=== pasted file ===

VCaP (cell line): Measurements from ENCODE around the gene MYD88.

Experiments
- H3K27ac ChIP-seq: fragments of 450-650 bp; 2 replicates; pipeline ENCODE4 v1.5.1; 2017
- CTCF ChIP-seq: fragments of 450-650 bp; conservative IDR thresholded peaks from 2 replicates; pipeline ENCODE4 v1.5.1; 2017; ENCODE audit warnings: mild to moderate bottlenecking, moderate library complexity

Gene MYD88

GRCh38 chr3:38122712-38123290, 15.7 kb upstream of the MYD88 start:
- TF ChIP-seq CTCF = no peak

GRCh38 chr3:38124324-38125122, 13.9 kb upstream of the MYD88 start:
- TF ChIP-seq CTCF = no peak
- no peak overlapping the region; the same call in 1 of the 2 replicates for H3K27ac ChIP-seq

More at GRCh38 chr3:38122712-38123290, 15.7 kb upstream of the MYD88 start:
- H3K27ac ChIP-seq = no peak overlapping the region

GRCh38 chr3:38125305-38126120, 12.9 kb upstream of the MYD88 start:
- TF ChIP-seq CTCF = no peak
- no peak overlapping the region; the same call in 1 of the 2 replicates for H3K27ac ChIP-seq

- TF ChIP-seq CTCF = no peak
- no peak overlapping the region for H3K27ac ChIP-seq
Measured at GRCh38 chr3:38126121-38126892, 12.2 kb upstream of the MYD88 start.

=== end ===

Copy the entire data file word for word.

VCaP (cell line): Measurements from ENCODE around the gene MYD88.

Experiments
- H3K27ac ChIP-seq: fragments of 450-650 bp; 2 replicates; pipeline ENCODE4 v1.5.1; 2017
- CTCF ChIP-seq: fragments of 450-650 bp; conservative IDR thresholded peaks from 2 replicates; pipeline ENCODE4 v1.5.1; 2017; ENCODE audit warnings: mild to moderate bottlenecking, moderate library complexity

Gene MYD88

GRCh38 chr3:38122712-38123290, 15.7 kb upstream of the MYD88 start:
- TF ChIP-seq CTCF = no peak

GRCh38 chr3:38124324-38125122, 13.9 kb upstream of the MYD88 start:
- TF ChIP-seq CTCF = no peak
- no peak overlapping the region; the same call in 1 of the 2 replicates for H3K27ac ChIP-seq

More at GRCh38 chr3:38122712-38123290, 15.7 kb upstream of the MYD88 start:
- H3K27ac ChIP-seq = no peak overlapping the region

GRCh38 chr3:38125305-38126120, 12.9 kb upstream of the MYD88 start:
- TF ChIP-seq CTCF = no peak
- no peak overlapping the region; the same call in 1 of the 2 replicates for H3K27ac ChIP-seq

- TF ChIP-seq CTCF = no peak
- no peak overlapping the region for H3K27ac ChIP-seq
Measured at GRCh38 chr3:38126121-38126892, 12.2 kb upstream of the MYD88 start.